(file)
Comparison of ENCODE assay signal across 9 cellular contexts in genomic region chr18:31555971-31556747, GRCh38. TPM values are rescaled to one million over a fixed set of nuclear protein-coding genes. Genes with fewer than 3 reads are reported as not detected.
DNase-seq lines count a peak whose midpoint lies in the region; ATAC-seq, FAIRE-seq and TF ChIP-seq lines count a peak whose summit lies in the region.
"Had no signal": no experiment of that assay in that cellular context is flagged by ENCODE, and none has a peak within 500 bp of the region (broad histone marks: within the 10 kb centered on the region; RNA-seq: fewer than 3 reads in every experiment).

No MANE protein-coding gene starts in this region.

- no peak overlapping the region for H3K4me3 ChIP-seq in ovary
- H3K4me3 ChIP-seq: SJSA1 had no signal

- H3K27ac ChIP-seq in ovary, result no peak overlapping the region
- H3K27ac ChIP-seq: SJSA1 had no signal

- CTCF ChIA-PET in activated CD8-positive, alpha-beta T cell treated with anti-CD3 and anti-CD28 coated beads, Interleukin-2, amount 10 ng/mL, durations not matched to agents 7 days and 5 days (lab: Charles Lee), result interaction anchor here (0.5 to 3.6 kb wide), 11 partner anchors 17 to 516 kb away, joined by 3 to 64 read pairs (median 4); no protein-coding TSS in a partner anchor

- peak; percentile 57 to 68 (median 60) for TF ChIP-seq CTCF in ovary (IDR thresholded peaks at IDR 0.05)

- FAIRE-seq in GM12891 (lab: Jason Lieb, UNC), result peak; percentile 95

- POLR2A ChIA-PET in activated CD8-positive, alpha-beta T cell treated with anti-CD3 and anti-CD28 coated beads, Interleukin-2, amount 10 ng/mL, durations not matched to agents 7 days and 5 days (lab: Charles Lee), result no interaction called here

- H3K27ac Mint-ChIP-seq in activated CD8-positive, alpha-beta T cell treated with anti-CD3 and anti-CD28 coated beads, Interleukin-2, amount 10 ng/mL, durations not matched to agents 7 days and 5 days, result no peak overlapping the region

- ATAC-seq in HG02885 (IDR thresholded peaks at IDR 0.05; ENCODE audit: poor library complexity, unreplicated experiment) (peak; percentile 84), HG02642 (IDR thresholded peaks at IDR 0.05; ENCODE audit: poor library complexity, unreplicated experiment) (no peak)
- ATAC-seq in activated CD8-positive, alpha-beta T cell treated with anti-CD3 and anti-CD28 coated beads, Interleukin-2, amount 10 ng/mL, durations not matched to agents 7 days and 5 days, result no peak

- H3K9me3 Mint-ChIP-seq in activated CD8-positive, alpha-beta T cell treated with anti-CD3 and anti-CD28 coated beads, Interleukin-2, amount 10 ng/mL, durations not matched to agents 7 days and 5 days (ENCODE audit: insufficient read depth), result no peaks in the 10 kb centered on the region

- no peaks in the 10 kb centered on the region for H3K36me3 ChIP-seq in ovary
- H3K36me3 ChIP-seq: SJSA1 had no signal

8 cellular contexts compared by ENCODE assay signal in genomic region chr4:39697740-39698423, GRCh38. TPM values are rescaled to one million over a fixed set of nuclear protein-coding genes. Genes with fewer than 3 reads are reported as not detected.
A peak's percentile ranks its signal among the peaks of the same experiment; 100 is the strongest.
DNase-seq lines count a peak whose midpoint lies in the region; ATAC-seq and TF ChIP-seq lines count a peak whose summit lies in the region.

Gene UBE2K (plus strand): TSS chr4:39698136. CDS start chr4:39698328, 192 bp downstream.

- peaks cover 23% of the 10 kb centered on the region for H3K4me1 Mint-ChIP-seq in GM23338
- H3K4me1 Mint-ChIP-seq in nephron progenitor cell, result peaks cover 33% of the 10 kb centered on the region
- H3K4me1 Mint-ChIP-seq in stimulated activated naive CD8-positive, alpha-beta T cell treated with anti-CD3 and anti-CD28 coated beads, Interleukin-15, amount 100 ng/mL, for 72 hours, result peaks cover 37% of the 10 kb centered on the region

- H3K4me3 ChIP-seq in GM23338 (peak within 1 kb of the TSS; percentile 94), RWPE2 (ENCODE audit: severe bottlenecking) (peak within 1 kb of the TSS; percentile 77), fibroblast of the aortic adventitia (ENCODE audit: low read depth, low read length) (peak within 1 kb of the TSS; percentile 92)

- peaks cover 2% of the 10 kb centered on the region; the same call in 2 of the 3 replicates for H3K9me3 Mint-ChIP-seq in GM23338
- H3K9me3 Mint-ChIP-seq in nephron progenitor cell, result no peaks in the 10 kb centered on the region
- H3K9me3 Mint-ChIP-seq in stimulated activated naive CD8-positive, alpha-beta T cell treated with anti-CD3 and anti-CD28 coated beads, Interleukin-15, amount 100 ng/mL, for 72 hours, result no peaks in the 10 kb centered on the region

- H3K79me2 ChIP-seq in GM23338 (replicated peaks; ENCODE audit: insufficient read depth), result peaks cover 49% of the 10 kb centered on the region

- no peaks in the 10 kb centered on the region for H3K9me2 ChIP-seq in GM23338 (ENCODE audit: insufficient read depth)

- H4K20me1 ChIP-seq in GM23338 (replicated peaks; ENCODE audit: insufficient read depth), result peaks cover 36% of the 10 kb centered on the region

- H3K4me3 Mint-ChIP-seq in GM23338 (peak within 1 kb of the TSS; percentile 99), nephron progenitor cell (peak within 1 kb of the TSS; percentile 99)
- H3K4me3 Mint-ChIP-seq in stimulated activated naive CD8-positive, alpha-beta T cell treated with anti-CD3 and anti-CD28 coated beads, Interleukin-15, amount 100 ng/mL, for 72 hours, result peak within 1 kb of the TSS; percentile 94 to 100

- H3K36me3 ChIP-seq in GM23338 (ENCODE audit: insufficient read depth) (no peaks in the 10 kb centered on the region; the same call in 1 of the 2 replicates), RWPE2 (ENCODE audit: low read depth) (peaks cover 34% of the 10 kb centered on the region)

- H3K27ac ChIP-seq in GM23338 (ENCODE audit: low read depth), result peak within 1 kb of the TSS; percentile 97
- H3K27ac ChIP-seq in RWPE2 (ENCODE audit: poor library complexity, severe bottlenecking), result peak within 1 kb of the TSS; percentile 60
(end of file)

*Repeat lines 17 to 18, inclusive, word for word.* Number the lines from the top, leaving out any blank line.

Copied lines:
- no peaks in the 10 kb centered on the region for H3K36me3 ChIP-seq in ovary
- H3K36me3 ChIP-seq: SJSA1 had no signal